Self-management of chronic diseases empowers people to make important health decisions, which fosters independence among adults.

Self-management of chronic diseases empowers people to make important health decisions, which fosters independence among adults.

Chronic conditions such as hypertension, arthritis, diabetes and depression are increasingly prevalent in older Americans, with over 90 percent of adults over age 65 having at least one chronic condition, and over 70 percent having at least two. The U.S. Department of Health and Human Services has proposed a systems approach to improve the quality of life for all Americans, and self-management of chronic diseases is a key pillar of this national prevention strategy. This process focuses on empowering people to make important health decisions and fostering engagement and independence among adults with chronic diseases.

In a recent article in the Health Education and Behavior journal, “National Study of Chronic Disease Self-Management: Age Comparison of Outcome Findings,” Regents and Distinguished Professor Marcia Ory, Ph.D., of the Texas A&M Health Science Center School of Public Health, measured the health improvements of middle-aged and older adults following participation in a chronic disease self-management program. The program covered topics such as techniques to deal with frustration, fatigue, pain and isolation as well as appropriate exercise for maintaining and improving strength, flexibility and endurance. The appropriate use of medications, effective communication with family, friends and health professionals, and nutrition were also presented.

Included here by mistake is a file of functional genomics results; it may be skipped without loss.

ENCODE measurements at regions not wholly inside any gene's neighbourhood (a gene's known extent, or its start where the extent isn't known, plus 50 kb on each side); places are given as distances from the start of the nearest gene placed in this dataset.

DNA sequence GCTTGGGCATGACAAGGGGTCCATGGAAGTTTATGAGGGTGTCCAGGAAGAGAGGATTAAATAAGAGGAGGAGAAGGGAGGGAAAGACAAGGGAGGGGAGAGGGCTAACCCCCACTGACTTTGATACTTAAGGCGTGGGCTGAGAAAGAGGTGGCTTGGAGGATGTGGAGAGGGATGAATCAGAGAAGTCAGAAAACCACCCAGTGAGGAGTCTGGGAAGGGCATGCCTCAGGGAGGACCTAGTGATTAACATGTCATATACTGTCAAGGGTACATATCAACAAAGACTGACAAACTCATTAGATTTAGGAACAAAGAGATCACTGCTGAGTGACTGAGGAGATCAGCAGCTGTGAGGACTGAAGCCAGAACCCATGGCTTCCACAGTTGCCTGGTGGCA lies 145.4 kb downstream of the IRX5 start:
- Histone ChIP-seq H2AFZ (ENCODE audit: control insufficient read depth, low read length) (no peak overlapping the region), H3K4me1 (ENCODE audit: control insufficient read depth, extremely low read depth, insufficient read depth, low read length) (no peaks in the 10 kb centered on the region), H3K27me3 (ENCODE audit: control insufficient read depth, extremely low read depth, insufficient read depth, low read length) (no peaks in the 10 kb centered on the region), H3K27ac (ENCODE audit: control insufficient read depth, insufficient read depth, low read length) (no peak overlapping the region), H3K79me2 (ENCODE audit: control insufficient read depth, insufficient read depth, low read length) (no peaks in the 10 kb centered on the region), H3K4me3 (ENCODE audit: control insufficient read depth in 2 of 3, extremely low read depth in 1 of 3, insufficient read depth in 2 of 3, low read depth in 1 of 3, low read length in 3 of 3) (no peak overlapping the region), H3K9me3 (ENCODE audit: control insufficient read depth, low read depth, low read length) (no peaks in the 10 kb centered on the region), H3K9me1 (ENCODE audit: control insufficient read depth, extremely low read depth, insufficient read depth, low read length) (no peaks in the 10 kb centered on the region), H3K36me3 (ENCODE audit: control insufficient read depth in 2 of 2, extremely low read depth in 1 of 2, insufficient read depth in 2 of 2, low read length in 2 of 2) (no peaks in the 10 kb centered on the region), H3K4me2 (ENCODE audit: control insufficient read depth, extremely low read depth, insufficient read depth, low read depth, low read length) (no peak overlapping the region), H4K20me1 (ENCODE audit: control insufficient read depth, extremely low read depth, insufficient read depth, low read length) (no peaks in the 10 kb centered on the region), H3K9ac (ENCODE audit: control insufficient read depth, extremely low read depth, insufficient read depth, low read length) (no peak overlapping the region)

Marcia Ory, Ph.D.

Marcia Ory, Ph.D.

The results show that social function, communication with doctors and depression all improved significantly across all ages after participating in the program. Effects were also measured and compared among age cohorts, with the middle-aged cohort consisting of adults aged 50-64, and the older adult cohort consisting of adults aged 65 or older. When compared, the statistics revealed that the program had the greatest effects on the health status and overall quality of life in the middle-aged cohort.

“This study confirms that middle-age is a time when individuals who are already experiencing multiple chronic conditions can benefit from learning self-management skills.” Ory said. “It reinforces the value of a chronic disease self-management at different life stages.”

Overall, the study concluded that participation in a chronic disease self-management program showed significant improvements in most health outcomes for all. The researchers concluded that this indicated the importance of and need for continued program marketing to older adults.

“It is never too early or late to intervene for healthy aging, and a comprehensive public health approach of encouraging healthy lifestyles is necessary,” Ory said.

Additional researchers include Matthew Lee Smith, Ph.D., University of Memphis School of Public Health; SangNam Ahn, Ph.D., University of Georgia College of Public Health;

— Rae Lynn Mitchell

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